Insurance Terminology in USA

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Navigating the world of Insurance with a seemingly endless list of terms and jargon is a tough task. Understanding Insurance terminology is crucial for making informed decisions about your coverage. In this article, we’ll demystify common Insurance terms used in the United States, helping you become a more savvy consumer when it comes to Insurance.

Insurance Terminology in USA

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  1. Premium:
    • The premium is the amount you pay to your insurance company regularly (monthly, quarterly, or annually) to maintain your coverage.
  2. Deductible:
    • The deductible is the out-of-pocket amount you must pay before your insurance coverage kicks in. For example, if you have a $1,000 deductible and incur a covered expense of $10,000, you’ll pay $1,000, and your insurance will cover the remaining $9,000.
  3. Policyholder:
    • The policyholder is the person who owns an insurance policy. This individual is responsible for paying premiums and making policy decisions.
  4. Coverage Limit:
    • The coverage limit refers to the maximum amount your insurance will pay for a covered loss. It can apply to various aspects of your policy, such as liability coverage or property damage coverage.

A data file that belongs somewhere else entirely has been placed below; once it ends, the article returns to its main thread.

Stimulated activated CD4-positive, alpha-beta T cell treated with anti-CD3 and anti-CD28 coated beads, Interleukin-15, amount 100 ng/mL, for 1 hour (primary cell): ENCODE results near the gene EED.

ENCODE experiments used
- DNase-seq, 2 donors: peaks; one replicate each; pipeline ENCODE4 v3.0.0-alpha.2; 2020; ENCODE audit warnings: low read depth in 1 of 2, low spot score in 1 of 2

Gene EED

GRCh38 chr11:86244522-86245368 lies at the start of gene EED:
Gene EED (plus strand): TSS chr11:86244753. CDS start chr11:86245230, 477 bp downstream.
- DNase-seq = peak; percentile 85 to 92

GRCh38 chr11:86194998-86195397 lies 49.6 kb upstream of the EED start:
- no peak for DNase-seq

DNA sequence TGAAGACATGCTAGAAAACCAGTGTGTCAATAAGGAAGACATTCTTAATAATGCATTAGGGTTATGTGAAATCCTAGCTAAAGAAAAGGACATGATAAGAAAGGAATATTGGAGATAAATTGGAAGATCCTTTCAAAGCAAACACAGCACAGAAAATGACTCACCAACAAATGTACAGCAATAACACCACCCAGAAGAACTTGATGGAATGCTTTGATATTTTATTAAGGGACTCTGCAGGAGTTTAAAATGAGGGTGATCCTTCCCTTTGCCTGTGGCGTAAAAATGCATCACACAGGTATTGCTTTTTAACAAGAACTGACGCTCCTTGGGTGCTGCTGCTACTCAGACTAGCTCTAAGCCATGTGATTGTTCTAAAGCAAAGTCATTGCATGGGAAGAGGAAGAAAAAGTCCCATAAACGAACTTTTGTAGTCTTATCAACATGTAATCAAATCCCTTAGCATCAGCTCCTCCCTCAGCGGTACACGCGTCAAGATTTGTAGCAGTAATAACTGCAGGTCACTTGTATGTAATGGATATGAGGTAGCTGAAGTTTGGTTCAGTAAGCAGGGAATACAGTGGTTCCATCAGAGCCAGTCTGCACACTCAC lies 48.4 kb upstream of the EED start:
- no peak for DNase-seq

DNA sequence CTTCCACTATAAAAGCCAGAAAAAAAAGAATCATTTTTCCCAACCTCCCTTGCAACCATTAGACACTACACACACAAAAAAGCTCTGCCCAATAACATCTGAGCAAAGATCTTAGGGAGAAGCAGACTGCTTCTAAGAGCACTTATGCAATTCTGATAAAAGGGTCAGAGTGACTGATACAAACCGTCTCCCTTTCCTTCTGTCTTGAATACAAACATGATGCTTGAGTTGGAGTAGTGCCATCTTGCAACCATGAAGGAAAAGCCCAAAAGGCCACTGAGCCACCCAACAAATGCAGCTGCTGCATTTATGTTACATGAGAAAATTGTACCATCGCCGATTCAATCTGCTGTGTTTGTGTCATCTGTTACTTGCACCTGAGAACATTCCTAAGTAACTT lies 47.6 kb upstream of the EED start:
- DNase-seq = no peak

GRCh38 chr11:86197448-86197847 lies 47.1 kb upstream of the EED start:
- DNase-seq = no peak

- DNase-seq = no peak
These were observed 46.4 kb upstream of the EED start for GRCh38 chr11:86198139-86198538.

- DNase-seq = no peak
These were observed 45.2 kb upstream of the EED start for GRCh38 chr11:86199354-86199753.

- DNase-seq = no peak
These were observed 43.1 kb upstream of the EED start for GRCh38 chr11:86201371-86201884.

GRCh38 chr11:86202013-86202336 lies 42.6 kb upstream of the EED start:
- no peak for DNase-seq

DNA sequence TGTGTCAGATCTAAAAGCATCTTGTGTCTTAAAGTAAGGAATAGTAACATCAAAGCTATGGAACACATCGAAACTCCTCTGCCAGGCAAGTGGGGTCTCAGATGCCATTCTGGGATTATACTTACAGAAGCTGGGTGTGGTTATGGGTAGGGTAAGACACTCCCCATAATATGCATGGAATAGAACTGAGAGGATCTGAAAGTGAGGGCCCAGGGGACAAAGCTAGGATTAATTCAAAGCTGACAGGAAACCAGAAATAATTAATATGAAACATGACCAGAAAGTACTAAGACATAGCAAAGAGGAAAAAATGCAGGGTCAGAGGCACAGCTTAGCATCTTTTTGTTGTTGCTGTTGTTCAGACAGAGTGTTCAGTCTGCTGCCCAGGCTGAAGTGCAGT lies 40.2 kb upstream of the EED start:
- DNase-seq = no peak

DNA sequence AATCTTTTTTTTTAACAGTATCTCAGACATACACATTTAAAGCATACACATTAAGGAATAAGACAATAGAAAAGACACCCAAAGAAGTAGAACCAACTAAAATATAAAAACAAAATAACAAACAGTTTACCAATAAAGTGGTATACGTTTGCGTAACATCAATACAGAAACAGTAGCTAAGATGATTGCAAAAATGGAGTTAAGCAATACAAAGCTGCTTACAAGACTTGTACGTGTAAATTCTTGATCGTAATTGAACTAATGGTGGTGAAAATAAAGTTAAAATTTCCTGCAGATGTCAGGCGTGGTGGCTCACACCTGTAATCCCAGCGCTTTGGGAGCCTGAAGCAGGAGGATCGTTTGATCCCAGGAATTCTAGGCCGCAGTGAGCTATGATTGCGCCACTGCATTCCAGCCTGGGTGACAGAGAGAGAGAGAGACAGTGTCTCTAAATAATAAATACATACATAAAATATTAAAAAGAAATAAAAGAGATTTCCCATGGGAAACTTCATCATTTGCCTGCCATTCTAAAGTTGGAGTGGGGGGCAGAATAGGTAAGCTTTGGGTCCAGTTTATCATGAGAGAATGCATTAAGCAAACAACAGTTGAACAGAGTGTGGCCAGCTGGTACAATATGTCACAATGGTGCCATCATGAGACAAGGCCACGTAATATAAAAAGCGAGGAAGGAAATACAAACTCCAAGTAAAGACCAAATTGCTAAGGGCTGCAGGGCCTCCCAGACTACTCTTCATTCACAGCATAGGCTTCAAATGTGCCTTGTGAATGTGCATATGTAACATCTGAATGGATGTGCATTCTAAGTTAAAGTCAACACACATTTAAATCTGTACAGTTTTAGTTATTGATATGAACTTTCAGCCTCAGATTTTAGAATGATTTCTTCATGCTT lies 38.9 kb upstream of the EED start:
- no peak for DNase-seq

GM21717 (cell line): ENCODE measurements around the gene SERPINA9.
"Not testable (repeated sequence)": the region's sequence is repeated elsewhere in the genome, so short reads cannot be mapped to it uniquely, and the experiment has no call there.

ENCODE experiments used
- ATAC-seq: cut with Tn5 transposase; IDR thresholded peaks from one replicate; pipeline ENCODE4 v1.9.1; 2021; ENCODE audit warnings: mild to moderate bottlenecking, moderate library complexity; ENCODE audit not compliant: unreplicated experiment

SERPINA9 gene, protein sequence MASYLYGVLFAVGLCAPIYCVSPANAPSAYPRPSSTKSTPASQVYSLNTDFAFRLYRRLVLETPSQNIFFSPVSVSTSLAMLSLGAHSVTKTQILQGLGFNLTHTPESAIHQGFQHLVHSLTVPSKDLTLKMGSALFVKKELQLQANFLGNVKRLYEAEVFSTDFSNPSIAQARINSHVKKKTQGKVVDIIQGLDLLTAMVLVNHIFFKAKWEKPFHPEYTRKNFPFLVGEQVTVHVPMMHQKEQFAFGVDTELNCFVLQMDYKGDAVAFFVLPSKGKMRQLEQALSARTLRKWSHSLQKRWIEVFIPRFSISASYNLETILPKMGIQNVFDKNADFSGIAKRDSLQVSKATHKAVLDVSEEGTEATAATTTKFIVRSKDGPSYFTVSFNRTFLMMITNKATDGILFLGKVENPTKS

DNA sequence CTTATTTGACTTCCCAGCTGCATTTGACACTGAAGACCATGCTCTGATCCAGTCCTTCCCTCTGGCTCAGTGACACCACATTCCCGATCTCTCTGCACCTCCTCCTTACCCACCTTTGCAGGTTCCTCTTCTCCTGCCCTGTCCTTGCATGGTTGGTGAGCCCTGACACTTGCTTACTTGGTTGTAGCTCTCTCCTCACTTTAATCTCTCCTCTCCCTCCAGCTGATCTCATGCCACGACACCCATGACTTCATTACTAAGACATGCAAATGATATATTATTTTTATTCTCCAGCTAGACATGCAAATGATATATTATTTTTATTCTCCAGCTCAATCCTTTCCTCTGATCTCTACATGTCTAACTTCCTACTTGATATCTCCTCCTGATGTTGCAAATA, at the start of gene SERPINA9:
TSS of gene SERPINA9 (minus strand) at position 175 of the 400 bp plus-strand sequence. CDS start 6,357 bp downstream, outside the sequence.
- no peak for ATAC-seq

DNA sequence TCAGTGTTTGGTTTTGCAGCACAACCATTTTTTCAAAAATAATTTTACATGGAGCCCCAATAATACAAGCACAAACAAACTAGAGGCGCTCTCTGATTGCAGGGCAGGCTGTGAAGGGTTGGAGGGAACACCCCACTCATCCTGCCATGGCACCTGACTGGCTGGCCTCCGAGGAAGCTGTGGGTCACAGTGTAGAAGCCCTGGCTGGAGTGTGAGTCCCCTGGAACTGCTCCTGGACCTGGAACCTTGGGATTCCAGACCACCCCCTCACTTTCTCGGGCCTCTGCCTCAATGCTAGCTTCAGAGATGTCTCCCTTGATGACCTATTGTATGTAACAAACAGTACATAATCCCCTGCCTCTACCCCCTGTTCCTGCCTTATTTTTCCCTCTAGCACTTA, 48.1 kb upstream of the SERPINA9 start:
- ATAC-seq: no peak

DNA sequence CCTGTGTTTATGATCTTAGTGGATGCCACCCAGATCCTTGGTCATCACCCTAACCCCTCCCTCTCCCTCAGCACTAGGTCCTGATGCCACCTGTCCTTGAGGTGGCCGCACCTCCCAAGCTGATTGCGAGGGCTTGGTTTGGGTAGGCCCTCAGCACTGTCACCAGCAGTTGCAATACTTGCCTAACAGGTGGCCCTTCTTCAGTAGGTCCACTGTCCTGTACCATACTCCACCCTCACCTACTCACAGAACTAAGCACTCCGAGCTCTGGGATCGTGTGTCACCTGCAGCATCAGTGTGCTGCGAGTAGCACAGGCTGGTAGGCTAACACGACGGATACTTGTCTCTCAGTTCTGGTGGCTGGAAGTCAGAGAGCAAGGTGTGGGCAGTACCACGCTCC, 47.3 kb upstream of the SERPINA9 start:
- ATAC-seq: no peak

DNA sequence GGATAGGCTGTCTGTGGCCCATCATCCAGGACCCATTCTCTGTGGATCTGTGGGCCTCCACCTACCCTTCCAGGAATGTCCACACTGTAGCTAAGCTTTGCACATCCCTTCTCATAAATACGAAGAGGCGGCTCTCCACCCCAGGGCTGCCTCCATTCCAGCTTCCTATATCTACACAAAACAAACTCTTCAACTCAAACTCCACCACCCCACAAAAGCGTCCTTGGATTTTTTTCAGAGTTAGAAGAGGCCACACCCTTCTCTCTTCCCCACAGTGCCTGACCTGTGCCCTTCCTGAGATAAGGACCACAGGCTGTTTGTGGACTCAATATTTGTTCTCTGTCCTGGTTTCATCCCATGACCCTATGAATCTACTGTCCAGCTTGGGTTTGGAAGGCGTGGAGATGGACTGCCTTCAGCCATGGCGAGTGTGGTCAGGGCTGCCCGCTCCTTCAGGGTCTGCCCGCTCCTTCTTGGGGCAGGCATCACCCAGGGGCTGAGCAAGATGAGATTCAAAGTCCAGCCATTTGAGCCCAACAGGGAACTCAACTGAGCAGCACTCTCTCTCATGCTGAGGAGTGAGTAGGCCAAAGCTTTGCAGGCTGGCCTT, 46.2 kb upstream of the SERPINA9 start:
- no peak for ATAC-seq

5. Premium Tax Credit:
    • This is a subsidy provided by the government to help lower-income individuals and families afford health insurance premiums through the Health Insurance Marketplace.
  6. Copayment (Co-pay):
    • A copayment is a fixed amount you pay for specific services or medications, typically due at the time of service. For example, you might have a $20 copayment for a doctor’s office visit.
  7. Coinsurance:
    • Coinsurance is the percentage of covered costs you share with your insurance company after meeting your deductible. For instance, if you have a 20% coinsurance, you’ll pay 20% of covered expenses, and your insurance will cover the remaining 80%.
  8. Underwriting:
    • Underwriting is the process insurers use to assess an applicant’s risk profile and determine their eligibility for coverage and premium rates.
  9. Claim: